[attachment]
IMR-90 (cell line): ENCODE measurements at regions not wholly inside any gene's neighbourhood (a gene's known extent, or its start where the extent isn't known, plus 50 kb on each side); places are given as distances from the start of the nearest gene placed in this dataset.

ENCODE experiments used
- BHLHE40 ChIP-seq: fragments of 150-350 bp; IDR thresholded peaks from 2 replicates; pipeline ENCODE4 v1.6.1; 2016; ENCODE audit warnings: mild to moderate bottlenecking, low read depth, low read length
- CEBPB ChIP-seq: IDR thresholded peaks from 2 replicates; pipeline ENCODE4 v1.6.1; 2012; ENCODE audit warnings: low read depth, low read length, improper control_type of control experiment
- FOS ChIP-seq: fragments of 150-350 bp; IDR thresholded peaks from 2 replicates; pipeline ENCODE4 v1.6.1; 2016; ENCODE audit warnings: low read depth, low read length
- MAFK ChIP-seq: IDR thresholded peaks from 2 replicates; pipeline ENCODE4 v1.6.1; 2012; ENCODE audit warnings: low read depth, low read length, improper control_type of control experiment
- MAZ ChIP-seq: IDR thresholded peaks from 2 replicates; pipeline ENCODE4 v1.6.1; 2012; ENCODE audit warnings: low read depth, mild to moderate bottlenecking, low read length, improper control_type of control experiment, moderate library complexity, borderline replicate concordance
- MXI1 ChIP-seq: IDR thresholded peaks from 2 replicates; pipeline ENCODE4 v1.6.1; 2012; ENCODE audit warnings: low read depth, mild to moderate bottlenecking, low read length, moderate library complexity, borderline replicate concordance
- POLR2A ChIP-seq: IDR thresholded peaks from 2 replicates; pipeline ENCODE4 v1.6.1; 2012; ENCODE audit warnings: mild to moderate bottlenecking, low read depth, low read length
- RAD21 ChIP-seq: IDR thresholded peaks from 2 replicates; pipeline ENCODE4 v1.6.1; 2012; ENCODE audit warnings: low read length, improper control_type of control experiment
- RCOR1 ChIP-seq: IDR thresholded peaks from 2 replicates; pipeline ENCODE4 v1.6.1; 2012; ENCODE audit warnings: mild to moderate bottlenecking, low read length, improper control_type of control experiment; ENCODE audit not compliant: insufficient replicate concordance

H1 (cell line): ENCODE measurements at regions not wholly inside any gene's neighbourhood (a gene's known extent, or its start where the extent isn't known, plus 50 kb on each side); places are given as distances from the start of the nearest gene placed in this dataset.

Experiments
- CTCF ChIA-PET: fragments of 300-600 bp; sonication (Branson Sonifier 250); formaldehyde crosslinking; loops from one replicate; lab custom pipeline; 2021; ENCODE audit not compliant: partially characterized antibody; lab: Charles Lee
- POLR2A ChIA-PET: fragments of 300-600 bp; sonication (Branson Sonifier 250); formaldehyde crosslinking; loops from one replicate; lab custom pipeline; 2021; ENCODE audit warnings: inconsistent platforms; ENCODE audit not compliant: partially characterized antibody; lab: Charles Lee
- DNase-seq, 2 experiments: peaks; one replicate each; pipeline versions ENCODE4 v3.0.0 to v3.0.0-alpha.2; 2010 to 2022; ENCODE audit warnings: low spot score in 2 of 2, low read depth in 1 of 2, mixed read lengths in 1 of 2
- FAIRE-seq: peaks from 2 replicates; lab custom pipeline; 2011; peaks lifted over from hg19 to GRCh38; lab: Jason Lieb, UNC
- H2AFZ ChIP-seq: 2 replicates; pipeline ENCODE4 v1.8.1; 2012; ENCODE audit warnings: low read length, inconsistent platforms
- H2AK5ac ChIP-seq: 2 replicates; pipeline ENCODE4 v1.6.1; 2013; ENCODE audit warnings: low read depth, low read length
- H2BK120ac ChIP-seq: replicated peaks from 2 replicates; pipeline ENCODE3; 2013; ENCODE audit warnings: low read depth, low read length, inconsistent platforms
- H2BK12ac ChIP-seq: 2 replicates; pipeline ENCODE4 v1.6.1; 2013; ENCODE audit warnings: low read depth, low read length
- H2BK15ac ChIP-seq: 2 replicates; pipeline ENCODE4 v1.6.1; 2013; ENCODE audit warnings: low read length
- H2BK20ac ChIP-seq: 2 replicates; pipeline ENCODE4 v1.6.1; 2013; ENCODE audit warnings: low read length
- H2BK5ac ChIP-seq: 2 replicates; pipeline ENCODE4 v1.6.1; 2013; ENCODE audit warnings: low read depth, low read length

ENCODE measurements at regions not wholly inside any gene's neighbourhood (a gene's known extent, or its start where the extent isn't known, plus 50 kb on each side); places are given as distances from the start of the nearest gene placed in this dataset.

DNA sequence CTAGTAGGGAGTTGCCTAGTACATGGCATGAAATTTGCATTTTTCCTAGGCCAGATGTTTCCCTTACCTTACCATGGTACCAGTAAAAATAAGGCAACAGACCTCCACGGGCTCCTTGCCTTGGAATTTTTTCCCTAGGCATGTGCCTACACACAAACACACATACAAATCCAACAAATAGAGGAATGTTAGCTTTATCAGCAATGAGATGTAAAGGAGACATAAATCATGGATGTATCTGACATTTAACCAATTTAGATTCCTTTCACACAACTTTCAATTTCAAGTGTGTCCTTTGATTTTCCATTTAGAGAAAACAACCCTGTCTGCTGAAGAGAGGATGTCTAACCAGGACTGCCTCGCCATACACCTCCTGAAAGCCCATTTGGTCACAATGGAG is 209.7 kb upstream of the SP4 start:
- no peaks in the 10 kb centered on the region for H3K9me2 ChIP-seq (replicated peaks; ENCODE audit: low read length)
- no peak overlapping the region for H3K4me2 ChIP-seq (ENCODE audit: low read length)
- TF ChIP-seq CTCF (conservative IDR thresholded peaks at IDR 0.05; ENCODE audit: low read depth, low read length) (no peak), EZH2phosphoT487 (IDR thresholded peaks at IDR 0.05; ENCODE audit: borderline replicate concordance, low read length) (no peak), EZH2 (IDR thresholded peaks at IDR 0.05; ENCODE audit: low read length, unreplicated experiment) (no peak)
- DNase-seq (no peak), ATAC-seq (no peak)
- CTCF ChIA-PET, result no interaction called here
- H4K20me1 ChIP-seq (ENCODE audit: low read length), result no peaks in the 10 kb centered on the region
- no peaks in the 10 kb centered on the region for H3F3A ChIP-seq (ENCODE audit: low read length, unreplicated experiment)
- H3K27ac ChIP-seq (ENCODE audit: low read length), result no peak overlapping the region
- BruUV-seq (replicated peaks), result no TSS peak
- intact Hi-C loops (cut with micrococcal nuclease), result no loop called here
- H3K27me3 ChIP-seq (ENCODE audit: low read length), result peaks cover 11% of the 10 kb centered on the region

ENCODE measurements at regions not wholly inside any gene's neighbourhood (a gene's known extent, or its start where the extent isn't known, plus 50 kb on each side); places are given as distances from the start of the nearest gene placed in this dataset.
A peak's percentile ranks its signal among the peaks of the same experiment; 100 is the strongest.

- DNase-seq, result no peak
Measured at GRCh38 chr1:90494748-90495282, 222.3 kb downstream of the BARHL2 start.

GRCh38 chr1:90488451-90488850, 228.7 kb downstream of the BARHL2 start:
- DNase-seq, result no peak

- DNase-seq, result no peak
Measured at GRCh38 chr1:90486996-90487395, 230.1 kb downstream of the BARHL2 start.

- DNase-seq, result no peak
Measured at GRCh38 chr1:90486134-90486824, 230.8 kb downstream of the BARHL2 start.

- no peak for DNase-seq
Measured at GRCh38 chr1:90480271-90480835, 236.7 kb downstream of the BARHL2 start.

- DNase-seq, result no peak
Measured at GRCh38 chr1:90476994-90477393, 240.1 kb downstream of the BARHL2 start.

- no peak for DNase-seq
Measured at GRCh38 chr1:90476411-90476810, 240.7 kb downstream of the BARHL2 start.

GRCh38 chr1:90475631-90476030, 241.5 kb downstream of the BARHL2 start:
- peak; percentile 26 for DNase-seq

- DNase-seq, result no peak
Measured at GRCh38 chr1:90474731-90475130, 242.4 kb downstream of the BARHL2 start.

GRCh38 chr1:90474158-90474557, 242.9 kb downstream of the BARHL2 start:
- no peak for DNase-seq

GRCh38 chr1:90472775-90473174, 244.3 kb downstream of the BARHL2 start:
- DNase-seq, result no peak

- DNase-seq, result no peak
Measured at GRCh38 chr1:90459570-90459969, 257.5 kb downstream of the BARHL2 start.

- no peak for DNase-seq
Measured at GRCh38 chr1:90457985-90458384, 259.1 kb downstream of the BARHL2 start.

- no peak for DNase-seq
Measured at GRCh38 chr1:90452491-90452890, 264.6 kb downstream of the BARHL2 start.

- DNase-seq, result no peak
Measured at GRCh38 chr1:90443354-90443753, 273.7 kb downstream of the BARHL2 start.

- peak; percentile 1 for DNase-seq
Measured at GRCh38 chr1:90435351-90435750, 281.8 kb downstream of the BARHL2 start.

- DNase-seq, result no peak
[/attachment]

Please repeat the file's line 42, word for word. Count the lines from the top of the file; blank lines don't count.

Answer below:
GRCh38 chr1:90488451-90488850, 228.7 kb downstream of the BARHL2 start: